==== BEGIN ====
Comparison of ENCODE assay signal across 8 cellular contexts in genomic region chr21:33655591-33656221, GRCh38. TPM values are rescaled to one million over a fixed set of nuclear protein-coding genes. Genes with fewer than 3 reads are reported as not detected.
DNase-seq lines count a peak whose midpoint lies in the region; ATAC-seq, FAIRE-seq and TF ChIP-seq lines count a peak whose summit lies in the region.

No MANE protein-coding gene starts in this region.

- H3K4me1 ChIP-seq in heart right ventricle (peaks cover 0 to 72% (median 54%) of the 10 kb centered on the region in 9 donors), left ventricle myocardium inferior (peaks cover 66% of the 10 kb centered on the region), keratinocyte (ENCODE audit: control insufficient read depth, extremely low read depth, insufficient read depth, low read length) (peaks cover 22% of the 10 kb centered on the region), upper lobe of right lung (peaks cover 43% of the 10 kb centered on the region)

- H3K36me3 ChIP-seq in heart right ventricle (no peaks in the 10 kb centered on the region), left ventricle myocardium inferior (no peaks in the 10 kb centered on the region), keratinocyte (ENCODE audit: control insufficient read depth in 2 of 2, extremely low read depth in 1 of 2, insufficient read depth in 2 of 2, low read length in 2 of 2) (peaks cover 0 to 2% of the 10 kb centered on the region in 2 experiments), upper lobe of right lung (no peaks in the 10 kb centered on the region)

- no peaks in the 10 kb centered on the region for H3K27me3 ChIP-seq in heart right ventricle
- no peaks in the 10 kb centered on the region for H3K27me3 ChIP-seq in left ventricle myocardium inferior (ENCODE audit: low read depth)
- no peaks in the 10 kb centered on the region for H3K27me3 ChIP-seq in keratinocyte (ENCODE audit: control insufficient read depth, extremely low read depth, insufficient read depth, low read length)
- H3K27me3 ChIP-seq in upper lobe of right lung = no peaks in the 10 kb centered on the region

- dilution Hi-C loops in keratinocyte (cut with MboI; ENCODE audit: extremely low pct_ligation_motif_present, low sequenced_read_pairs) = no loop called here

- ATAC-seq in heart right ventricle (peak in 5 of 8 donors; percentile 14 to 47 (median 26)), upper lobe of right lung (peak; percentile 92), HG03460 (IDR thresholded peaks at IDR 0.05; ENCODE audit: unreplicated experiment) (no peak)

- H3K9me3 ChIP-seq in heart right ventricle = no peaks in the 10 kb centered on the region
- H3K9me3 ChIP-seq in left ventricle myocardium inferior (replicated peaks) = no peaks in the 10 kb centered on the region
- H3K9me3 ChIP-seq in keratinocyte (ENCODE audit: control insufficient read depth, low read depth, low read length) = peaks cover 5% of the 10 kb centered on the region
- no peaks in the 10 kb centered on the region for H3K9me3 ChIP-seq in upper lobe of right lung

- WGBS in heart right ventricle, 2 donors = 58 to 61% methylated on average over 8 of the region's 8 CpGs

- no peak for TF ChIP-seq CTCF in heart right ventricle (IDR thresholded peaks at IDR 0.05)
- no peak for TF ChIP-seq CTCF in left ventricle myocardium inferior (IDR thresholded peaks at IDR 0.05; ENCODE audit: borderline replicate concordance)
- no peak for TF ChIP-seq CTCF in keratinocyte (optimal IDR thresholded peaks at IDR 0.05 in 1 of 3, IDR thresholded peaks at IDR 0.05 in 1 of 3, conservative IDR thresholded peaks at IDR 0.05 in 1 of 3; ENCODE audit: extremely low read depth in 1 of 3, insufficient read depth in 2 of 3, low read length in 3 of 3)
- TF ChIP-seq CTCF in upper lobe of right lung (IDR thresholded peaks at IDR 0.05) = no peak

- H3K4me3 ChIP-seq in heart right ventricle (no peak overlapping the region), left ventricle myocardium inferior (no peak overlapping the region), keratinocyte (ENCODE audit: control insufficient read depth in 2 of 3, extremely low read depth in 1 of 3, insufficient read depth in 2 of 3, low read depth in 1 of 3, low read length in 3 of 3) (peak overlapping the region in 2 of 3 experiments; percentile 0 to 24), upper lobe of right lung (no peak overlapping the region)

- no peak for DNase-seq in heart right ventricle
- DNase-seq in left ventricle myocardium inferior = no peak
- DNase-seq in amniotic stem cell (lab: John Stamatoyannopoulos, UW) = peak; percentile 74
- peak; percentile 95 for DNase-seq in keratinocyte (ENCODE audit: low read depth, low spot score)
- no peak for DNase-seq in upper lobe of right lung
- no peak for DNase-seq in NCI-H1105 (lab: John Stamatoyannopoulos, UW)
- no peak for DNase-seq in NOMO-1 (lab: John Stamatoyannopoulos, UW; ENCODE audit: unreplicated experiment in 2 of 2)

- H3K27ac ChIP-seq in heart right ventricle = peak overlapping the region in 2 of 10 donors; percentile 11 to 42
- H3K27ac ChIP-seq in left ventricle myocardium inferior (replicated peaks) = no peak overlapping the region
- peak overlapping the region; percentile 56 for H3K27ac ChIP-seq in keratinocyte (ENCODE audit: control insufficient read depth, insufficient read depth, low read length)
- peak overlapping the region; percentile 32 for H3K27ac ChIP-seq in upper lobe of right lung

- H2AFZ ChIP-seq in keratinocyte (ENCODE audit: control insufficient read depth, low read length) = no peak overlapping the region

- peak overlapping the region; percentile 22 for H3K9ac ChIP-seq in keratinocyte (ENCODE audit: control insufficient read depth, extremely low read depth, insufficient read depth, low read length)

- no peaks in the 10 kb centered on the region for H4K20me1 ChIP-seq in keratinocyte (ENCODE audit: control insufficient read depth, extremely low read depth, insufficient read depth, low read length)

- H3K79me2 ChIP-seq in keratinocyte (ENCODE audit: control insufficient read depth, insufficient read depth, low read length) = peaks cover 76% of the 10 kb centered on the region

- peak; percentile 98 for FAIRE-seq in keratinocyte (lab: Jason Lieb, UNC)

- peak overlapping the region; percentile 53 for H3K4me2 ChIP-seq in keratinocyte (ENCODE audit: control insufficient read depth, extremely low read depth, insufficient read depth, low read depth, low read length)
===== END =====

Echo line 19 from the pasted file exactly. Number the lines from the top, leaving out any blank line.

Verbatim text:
- no peak for TF ChIP-seq CTCF in keratinocyte (optimal IDR thresholded peaks at IDR 0.05 in 1 of 3, IDR thresholded peaks at IDR 0.05 in 1 of 3, conservative IDR thresholded peaks at IDR 0.05 in 1 of 3; ENCODE audit: extremely low read depth in 1 of 3, insufficient read depth in 2 of 3, low read length in 3 of 3)